# 8.11. Functional Reduce¶

• Reduce sequence using function

• Built-in

In Python, reduce() is a built-in function that applies a given function to the elements of an iterable (e.g. a list, tuple, or set) and returns a single value. The function takes two arguments: the first is the function to apply, and the second is the iterable to be processed.

The reduce() function works by applying the function to the first two elements of the iterable, then to the result and the next element, and so on, until all elements have been processed and a single value is obtained.

Here's an example:

>>> from functools import reduce
>>>
>>> # Define a list of numbers
>>> numbers = [1, 2, 3, 4, 5]
>>>
>>> # Use reduce() to sum the numbers
>>> result = reduce(lambda x,y: x+y, numbers)
>>>
>>> print(result)
15


In this example, the reduce() function applies the lambda function (which adds two numbers) to the elements of the numbers list, resulting in the sum of all the numbers.

## 8.11.1. SetUp¶

>>> from functools import reduce


## 8.11.3. Problem¶

>>> def add(x, y):
...     return x + y
>>>
>>>
>>> DATA = [1, 2, 3, 4]
>>> result = 0
>>>
>>> for element in DATA:
...     result = add(result, element)
>>>
>>> print(result)
10


## 8.11.4. Solution¶

>>> DATA = [1, 2, 3, 4]
>>>
>>>
>>> def add(x, y):
...     return x + y
>>>
10


## 8.11.5. Rationale¶

The operator module in Python provides a set of functions that implement common operations on Python objects, such as arithmetic operations, comparisons, and logical operations. These functions are designed to be used as functional arguments to other functions, such as map(), filter(), and reduce().

The operator module provides functions for arithmetic operations such as addition, subtraction, multiplication, division, and exponentiation. It also provides functions for bitwise operations, such as bitwise AND, OR, XOR, and shift operations.

In addition to arithmetic and bitwise operations, the operator module provides functions for comparisons, such as greater than, less than, equal to, and not equal to. It also provides functions for logical operations, such as not, and, and or.

Here's an example of using the operator module to sort a list of tuples based on the second element of each tuple:

>>> import operator
>>>
>>> # Define a list of tuples
>>> data = [(2, 'b'), (1, 'a'), (3, 'c')]
>>>
>>> # Sort the list based on the second element of each tuple
>>> sorted_data = sorted(data, key=operator.itemgetter(1))
>>>
>>> print(sorted_data)
[(1, 'a'), (2, 'b'), (3, 'c')]


In this example, the itemgetter() function from the operator module is used as the key argument to the sorted() function. This function returns a callable that extracts the second element of each tuple, which is used to sort the list.

>>> DATA = [1, 2, 3, 4]
>>>
>>> from operator import mul
>>> reduce(mul, DATA)
24

>>> def add(a, b):
...     print(f'{a=}, {b=}')
...     return a + b
>>>
>>>
>>> data = [1, 2, 3, 4]
a=1, b=2
a=3, b=3
a=6, b=4
10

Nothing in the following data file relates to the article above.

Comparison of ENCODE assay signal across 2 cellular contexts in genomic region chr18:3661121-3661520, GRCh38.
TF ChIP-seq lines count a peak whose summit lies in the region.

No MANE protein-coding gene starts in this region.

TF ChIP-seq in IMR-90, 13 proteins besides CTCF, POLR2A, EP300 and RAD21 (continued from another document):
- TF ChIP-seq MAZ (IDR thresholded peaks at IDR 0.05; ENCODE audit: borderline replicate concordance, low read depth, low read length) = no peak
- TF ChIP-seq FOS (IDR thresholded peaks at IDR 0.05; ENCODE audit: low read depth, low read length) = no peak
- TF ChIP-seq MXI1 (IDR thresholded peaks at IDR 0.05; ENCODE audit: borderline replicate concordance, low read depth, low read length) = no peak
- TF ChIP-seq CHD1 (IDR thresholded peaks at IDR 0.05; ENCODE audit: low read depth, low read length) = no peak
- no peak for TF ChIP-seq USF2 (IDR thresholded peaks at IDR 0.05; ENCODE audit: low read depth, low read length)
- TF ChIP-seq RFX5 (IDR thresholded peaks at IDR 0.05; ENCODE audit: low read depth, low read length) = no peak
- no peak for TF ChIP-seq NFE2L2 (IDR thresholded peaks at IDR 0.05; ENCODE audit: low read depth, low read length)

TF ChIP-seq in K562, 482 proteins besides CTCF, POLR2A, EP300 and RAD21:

## 8.11.6. Use Case - 0x01¶

>>> from functools import reduce
>>>
>>>
>>> DATA = [1, 2, 3, 4]
>>>
>>> reduce(min, DATA)
1
>>> reduce(max, DATA)
4


## 8.11.7. Map Reduce¶

Map-Reduce is a programming model for processing large datasets in parallel across a cluster of computers. The Map-Reduce algorithm consists of two main phases: the map phase and the reduce phase.

In the map phase, the input data is divided into smaller chunks and processed in parallel by multiple nodes in the cluster. Each node applies a mapping function to the input data and produces a set of key-value pairs as output.

In the reduce phase, the output of the map phase is collected and processed by a single node in the cluster. The reduce function aggregates the key-value pairs produced by the map function and produces a final output.

Here's an example of using the Map-Reduce algorithm in Python to count the number of occurrences of each word in a large text file:

>>>
... from multiprocessing import Pool
... import collections
...
... # Define the mapping function
... def map_function(line):
...     words = line.strip().split()
...     return [(word, 1) for word in words]
...
... # Define the reduce function
... def reduce_function(key_value_pairs):
...     word_counts = collections.defaultdict(int)
...     for key, value in key_value_pairs:
...         word_counts[key] += value
...     return word_counts.items()
...
... # Read the input file
... with open('/tmp/myfile.txt', mode='r') as input_file:
...     lines = input_file.readlines()
...
... # Divide the input into chunks
... chunk_size = len(lines) // 4
... chunks = [lines[i:i+chunk_size] for i in range(0, len(lines), chunk_size)]
...
... # Process the chunks in parallel
... with Pool(processes=4) as pool:
...     mapped_results = pool.map(map_function, chunks)
...
... # Collect the output of the map phase
... mapped_output = [item for sublist in mapped_results for item in sublist]
...
... # Group the mapped results by key and reduce the values
... grouped_output = collections.defaultdict(list)
... for key, value in mapped_output:
...     grouped_output[key].append(value)
... reduced_output = reduce_function(grouped_output.items())
...
... # Print the final output
... for word, count in reduced_output:
...     print(word, count)


In this example, the input text file is divided into four chunks, which are processed in parallel by four processes using the Pool class from the multiprocessing module. The map_function applies a mapping function to each line of the input file, producing a list of key-value pairs for each line. The reduce_function aggregates the key-value pairs produced by the map function, producing a final output of word counts. The defaultdict class from the collections module is used to simplify the code for grouping and reducing the key-value pairs.